Aviation

Here’s what it’s like flying domestically during COVID-19

Ali Coulton

Ali Coulton

As Queensland reopened its borders to interstate travel over the weekend, packed flights full of Sydneysiders headed to the sunshine state for their first real jaunt since lockdown began.

Travel Weekly was lucky enough to score a seat on Virgin Australia flight 947 from Sydney to Brisbane, so we thought we’d share a few insights into what it’s like to fly domestically during a global pandemic so you can make sure your clients know what to expect when they get back out there.

Airport, gate and check-in 

Despite a midday departure, Sydney airport was practically a ghost town, except for a few holidaymakers who looked as though they were beside themselves with excitement to finally be going somewhere after months of lockdown.

That said, we recommend arriving earlier than the standard 45 minutes before a domestic flight, just in case.

Sydney Airport has put a few extra precautions in place to keep passengers safe, such as hourly cleaning of high-touch areas and ample green dots indicating safe places to sit or stand. The airport also provides more than enough hand sanitiser stations dotted throughout.

Check-in queues and bag drop-off lines were quick and seamless, with most people following the green dots on the ground that allow travellers to safely social distance.

Security was much the same as it always is for domestic flights, with the only exception being the green dots which, again, most people adhered to.

We say most because, as you will have noticed if you’ve been out and about over the past few months, there are always a few people who won’t heed precautions. Sadly, despite the low numbers of people at the airport, we encountered a few who completely ignored social distancing requirements.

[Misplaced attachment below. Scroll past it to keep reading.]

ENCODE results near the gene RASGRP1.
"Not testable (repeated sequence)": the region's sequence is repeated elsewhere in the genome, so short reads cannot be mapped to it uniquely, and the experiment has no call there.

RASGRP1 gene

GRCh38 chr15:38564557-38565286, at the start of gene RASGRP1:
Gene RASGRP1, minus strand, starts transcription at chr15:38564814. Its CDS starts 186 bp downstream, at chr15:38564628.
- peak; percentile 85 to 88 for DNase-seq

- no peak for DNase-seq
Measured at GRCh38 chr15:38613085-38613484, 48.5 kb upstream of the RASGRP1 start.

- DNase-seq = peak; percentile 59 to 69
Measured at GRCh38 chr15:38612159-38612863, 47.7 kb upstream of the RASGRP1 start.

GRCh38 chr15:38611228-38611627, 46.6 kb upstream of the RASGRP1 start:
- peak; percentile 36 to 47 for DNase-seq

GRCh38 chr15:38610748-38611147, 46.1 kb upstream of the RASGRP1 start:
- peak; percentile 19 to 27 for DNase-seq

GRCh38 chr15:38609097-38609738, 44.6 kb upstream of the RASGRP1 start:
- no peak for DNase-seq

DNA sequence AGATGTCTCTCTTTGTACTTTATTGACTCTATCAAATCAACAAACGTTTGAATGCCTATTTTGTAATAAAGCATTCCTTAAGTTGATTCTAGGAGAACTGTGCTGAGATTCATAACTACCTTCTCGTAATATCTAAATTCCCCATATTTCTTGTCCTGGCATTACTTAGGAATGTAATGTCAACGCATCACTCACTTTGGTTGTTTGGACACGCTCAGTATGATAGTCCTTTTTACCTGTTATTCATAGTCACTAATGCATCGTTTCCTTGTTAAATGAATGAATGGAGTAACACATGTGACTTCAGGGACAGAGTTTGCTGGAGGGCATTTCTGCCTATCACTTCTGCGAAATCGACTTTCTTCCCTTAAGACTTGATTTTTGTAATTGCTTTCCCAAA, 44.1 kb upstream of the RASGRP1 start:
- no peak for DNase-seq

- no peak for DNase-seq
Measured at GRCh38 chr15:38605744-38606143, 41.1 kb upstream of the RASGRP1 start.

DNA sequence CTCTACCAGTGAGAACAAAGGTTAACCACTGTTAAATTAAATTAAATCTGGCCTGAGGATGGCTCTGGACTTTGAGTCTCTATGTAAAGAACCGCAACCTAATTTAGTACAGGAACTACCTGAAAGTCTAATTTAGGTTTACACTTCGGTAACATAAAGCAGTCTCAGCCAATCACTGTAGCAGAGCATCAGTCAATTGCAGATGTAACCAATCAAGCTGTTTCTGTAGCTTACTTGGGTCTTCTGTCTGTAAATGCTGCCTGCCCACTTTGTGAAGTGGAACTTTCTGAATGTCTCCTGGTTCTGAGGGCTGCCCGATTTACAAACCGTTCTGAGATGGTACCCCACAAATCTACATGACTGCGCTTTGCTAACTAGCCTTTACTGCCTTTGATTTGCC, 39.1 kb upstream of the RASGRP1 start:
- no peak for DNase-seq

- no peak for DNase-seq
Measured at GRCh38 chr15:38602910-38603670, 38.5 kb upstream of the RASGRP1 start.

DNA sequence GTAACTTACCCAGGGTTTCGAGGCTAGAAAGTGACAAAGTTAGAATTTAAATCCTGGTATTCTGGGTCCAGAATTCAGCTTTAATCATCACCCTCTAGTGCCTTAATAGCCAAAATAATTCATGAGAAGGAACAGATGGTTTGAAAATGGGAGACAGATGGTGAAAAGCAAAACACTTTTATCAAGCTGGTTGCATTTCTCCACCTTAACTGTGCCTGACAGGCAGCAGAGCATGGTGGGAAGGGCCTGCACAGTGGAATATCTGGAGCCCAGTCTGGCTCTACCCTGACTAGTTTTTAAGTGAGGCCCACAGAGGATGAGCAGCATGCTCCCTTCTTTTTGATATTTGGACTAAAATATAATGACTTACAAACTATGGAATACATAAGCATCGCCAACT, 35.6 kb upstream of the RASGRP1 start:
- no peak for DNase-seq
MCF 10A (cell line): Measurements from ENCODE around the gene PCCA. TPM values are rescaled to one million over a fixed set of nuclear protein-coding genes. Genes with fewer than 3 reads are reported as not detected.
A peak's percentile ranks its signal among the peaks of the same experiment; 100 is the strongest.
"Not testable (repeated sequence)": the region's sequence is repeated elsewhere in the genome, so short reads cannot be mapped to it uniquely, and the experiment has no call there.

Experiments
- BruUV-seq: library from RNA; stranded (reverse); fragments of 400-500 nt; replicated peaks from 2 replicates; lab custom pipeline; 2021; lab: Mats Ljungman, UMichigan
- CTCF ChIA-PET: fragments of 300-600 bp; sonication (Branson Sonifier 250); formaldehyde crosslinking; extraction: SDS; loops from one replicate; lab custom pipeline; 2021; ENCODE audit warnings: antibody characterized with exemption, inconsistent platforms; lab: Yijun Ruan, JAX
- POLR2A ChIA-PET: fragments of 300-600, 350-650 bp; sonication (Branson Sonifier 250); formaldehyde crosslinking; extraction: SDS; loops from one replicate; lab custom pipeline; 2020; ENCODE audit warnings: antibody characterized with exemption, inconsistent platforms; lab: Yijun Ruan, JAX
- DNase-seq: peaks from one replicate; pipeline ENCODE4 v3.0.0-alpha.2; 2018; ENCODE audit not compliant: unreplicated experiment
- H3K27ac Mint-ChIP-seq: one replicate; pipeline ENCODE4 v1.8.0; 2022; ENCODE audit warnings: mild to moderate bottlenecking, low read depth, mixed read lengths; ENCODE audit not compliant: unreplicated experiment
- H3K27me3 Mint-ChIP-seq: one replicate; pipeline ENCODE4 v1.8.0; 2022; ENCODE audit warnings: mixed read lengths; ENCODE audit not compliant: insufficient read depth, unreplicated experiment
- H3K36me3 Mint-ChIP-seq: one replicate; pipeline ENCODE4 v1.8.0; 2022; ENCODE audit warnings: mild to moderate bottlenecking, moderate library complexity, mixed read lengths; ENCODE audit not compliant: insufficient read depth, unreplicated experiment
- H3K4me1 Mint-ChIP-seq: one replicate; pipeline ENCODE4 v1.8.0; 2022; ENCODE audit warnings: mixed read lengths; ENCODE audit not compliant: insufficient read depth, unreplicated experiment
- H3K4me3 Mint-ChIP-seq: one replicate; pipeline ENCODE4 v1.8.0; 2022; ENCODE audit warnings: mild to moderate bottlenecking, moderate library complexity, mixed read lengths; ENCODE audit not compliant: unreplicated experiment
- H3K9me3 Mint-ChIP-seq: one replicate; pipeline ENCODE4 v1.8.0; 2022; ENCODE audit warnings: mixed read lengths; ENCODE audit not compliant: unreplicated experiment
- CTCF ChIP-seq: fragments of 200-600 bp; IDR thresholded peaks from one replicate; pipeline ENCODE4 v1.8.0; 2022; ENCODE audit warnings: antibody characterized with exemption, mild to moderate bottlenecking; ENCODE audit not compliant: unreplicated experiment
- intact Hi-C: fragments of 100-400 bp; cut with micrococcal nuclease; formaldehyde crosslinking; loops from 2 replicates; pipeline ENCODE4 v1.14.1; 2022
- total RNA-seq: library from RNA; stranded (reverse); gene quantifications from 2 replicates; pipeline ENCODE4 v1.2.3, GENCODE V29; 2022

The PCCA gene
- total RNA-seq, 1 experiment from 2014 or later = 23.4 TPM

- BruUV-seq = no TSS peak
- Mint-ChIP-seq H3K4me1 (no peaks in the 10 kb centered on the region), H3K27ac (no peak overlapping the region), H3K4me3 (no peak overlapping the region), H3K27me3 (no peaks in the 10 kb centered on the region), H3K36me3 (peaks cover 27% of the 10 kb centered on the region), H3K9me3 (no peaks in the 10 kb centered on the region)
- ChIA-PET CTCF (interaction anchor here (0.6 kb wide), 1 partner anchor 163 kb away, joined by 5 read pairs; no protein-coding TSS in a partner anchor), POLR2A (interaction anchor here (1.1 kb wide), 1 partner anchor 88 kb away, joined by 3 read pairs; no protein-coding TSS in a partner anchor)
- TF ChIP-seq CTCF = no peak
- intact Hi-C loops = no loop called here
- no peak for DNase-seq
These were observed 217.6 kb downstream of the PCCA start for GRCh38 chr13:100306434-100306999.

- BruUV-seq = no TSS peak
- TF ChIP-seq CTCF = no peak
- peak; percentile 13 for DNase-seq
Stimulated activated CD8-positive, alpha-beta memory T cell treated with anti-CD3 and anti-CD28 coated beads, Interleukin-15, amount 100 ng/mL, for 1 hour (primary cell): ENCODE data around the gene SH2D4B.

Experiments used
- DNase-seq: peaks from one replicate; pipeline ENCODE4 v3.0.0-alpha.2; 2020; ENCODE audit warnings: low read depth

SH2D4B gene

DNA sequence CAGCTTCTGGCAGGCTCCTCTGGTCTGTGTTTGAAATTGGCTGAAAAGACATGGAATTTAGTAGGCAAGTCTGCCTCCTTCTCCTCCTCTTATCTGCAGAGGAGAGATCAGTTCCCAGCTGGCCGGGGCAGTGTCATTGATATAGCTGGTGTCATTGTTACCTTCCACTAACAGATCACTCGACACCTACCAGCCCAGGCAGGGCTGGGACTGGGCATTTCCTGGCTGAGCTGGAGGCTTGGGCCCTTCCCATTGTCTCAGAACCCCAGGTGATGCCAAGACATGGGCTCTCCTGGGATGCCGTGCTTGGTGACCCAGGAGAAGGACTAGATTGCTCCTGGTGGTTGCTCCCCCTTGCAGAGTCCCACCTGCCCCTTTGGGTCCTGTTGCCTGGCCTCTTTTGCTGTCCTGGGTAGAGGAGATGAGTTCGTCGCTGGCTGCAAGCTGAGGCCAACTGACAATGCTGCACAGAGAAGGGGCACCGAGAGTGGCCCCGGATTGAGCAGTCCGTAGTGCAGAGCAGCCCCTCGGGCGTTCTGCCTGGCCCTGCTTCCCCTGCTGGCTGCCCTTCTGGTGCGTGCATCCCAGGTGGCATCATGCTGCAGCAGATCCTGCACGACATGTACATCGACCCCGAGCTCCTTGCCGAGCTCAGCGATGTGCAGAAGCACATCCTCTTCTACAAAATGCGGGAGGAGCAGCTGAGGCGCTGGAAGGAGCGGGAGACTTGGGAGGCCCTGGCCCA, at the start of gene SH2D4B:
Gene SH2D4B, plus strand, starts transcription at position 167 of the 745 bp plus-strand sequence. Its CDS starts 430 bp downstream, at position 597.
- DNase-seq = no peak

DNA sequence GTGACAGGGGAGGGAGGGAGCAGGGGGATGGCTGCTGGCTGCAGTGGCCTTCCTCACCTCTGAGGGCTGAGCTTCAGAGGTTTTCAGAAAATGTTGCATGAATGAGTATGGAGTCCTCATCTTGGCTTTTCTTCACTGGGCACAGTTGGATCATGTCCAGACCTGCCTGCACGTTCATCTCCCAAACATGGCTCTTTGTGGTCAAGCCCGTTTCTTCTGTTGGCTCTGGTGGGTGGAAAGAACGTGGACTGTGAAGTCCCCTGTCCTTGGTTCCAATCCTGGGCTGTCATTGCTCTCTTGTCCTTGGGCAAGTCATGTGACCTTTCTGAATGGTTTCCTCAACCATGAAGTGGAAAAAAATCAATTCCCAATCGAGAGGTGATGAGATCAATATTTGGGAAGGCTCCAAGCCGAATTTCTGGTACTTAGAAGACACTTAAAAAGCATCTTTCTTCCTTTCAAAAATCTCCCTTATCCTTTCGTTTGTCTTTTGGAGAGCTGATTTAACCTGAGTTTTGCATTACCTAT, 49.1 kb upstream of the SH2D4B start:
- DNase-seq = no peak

As for shops and food options, most vendors are still closed. However, we were able to locate a bar and cafe with food options as well as a chemist and a lone Surf, Dive n’ Ski store.

Boarding and flight 

Virgin Australia boarded passengers by seat row section to prevent crowding at the gate and encouraged passengers to scan their own boarding pass to avoid unnecessary contact. Many passengers chose to wear a mask while boarding and throughout the flight and cabin crew announced that extra masks and hand sanitiser were available should anyone want them.

Many jet aircraft, Virgin Australia’s fleet included, are equipt with High-Efficiency Particulate Air (HEPA) filters, which claim to remove 99.9 per cent of microbes from the air, and the airline’s website said there is very low-risk of contracting COVID-19 while flying.

Cabin crew also informed passengers that aircraft are now cleaned and disinfected every 24-hours at a minimum. The airline is also trying to leave empty seats between travelling groups where it can, but as this flight was near full, empty seats were a rarity.

Food and drink service was also altered for minimum contact, with passengers still receiving a small snack and a drink but additional food offerings were unavailable. We recommend bringing food with you from home as there are few places open at the airport to buy snacks.

Passengers were also asked to limit moving around the cabin as much as possible and to wait until their row was called before disembarking, however, most passengers ignored this and disembarked as normal.

Arrival in Queensland

At this stage, you need to apply online for an entry pass if you are travelling from interstate but the form is easy and your pass is instantly emailed to you so you can either print it or save it to your phone to show upon arrival.

We had to show our passes not only to airport staff but also to the police and military. While this process is bulky now, it is still early days of navigating pandemic travel so we recommend setting aside additional time for this but expect it to improve as time progresses.


Featured image source: iStock/AJ_Watt

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